The country would not break legitimate exploration or development contracts or agreements, Prime Minister James Marape said in a posting on his Facebook page after the legislation was passed on Wednesday last week, Reuters reports.
"I can assure our investors that we know they must make money for their shareholders too, so we will not be greedy, but we (are) just asking for a fair share, if they want to harvest our resources," Marape wrote.
The government also plans to put in place a production sharing regime to take effect from 2025, he said.
Marape's push for more benefits for PNG has held up talks on Exxon's P'nyang gas development, key to a $13 billion plan to double the country's LNG exports.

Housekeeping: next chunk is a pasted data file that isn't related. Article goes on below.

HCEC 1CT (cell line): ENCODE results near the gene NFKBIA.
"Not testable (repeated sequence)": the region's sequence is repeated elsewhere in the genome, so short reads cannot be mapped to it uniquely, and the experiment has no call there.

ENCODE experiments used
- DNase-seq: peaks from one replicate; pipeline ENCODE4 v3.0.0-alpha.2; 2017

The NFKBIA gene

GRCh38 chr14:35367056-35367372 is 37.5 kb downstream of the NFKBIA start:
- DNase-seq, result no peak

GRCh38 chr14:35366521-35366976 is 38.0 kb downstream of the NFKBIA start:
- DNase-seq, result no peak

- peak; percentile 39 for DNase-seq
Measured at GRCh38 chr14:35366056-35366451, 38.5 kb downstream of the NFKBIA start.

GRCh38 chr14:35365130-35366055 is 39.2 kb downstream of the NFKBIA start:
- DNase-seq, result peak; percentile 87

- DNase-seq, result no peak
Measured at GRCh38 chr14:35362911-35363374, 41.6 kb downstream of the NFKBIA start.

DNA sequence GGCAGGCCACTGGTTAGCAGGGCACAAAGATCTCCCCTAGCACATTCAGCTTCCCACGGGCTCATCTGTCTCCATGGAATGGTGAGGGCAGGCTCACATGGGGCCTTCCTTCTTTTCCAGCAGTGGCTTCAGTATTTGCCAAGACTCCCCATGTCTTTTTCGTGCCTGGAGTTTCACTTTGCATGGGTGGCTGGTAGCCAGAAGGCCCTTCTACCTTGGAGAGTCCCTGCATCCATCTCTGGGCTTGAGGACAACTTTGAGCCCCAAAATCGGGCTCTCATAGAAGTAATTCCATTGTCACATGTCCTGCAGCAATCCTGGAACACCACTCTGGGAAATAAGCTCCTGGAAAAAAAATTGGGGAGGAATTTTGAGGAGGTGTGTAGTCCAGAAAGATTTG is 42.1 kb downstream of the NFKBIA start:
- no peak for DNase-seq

Credit Suisse analyst Saul Kavonic said the amended law could pose challenges for the project.
"The move may signal the PNG government's resolve to maintain a tough approach to fiscal terms negotiations," Kavonic said in a note.
Exxon said in an emailed statement to Reuters: "We are hopeful that we can continue to work towards an outcome that benefits all stakeholders."
The mining law changes deal with the government's rights to take back tenements where a lease has lapsed or been cancelled.
That follows the government's refusal to extend the special mining lease over the Porgera gold mine, mainly owned by a joint venture of Barrick Gold Corp and China's Zijin Mining Group.
Newcrest Mining, which is looking to develop the Wafi Golpu gold project, said the changes would not affect its operations, Reuters reported.